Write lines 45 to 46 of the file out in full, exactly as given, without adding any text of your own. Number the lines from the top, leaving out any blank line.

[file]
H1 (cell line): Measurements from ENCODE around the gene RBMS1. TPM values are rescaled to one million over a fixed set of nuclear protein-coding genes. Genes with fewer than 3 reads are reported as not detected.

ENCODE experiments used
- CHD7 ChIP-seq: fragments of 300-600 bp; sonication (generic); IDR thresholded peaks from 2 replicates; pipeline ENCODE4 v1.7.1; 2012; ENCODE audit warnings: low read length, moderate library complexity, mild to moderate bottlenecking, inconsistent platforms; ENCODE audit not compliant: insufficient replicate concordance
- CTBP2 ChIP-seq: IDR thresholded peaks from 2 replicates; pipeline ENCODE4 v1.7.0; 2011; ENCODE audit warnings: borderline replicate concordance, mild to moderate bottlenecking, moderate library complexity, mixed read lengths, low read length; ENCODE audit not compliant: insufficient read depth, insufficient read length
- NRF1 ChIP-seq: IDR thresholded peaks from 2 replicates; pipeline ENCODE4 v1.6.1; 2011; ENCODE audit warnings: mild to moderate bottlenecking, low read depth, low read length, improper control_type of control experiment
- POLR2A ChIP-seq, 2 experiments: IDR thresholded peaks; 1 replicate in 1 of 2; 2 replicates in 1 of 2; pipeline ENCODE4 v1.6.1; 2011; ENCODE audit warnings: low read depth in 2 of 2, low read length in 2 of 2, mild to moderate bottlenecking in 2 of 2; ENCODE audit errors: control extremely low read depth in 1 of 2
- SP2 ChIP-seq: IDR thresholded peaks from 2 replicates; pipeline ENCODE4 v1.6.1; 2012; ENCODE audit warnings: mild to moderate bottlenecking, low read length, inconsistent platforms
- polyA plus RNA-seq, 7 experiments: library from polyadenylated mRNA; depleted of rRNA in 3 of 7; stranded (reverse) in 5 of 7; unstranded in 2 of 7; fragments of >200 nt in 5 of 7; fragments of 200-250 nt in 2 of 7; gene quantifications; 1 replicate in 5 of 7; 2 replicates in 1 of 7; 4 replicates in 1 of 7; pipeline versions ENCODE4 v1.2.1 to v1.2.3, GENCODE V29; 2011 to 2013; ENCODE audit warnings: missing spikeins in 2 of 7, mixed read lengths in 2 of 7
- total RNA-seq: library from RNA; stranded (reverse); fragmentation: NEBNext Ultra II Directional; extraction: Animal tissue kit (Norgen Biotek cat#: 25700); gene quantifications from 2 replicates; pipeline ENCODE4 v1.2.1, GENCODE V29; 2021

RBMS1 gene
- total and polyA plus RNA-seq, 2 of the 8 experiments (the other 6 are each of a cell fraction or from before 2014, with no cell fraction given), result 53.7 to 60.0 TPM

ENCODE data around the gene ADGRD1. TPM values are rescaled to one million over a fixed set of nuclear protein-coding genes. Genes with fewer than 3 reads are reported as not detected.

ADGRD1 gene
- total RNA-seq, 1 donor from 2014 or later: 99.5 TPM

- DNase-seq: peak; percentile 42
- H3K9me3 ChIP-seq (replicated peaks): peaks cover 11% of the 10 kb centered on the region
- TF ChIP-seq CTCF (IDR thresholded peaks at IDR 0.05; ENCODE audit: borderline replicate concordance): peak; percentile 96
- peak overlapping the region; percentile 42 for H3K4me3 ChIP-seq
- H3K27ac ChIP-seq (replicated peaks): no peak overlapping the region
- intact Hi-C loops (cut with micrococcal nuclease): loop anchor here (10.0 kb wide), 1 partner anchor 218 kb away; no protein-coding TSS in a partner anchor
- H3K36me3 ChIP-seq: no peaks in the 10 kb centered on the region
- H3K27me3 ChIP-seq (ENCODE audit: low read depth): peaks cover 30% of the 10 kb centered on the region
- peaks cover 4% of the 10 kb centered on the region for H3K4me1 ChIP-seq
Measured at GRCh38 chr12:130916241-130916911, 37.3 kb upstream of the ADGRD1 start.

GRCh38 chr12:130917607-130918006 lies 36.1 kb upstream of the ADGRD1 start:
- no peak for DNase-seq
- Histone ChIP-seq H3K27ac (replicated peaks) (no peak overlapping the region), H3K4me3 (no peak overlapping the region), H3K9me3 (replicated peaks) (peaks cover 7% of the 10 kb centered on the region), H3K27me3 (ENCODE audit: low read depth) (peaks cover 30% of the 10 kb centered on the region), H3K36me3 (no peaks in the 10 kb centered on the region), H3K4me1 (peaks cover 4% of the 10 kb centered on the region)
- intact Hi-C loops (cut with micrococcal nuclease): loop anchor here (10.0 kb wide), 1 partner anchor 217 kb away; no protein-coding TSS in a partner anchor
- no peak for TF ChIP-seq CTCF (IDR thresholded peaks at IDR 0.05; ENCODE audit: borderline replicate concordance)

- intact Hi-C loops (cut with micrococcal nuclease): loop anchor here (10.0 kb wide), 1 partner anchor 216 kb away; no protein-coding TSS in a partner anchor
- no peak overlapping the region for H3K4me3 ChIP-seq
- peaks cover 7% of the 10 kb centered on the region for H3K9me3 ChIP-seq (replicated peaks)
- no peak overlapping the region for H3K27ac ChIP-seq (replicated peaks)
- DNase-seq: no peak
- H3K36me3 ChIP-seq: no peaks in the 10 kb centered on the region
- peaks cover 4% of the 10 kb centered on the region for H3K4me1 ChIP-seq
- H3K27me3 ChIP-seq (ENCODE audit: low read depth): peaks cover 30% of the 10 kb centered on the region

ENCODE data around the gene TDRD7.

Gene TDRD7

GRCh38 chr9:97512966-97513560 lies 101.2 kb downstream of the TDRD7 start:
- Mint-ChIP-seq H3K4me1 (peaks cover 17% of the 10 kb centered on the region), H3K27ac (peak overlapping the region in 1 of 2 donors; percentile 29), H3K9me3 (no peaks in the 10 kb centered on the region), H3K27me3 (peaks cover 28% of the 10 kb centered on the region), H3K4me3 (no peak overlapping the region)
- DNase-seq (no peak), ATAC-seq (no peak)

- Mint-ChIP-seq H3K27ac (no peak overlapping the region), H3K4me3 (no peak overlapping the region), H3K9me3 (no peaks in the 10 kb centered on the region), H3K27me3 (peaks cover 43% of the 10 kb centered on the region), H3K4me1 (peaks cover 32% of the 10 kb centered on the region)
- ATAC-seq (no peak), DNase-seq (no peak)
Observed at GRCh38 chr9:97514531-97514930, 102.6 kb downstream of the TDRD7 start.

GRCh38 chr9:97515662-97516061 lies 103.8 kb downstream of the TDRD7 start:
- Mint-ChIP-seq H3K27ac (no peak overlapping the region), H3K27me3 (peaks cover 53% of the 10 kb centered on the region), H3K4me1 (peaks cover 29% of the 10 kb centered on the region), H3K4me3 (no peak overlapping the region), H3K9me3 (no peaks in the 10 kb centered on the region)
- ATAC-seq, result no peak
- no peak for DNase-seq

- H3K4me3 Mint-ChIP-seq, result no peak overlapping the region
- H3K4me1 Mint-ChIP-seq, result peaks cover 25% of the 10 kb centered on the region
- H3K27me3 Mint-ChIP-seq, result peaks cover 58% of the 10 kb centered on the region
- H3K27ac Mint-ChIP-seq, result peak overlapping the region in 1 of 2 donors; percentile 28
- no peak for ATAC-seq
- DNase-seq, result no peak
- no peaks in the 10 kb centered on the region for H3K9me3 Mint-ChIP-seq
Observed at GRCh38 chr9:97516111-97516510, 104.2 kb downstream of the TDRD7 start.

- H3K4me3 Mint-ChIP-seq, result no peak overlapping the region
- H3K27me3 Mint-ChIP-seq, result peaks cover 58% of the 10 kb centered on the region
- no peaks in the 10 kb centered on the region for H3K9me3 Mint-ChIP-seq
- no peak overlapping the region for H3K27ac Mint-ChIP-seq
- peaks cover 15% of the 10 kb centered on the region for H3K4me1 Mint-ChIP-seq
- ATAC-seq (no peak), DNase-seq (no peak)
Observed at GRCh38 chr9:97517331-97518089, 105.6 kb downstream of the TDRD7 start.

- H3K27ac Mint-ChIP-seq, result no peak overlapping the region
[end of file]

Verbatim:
Observed at GRCh38 chr9:97514531-97514930, 102.6 kb downstream of the TDRD7 start.

GRCh38 chr9:97515662-97516061 lies 103.8 kb downstream of the TDRD7 start: